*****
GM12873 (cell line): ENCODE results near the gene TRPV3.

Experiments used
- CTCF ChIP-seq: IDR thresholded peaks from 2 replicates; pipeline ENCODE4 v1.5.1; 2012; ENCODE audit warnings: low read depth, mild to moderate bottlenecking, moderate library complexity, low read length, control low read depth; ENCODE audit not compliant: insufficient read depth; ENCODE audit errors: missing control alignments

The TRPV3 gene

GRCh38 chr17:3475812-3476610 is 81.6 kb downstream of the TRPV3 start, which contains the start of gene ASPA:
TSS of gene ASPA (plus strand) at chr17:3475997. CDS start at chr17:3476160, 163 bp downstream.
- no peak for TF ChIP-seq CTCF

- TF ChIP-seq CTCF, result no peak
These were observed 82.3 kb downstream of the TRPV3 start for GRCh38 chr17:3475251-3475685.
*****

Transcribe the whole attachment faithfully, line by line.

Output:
GM12873 (cell line): ENCODE results near the gene TRPV3.

Experiments used
- CTCF ChIP-seq: IDR thresholded peaks from 2 replicates; pipeline ENCODE4 v1.5.1; 2012; ENCODE audit warnings: low read depth, mild to moderate bottlenecking, moderate library complexity, low read length, control low read depth; ENCODE audit not compliant: insufficient read depth; ENCODE audit errors: missing control alignments

The TRPV3 gene

GRCh38 chr17:3475812-3476610 is 81.6 kb downstream of the TRPV3 start, which contains the start of gene ASPA:
TSS of gene ASPA (plus strand) at chr17:3475997. CDS start at chr17:3476160, 163 bp downstream.
- no peak for TF ChIP-seq CTCF

- TF ChIP-seq CTCF, result no peak
These were observed 82.3 kb downstream of the TRPV3 start for GRCh38 chr17:3475251-3475685.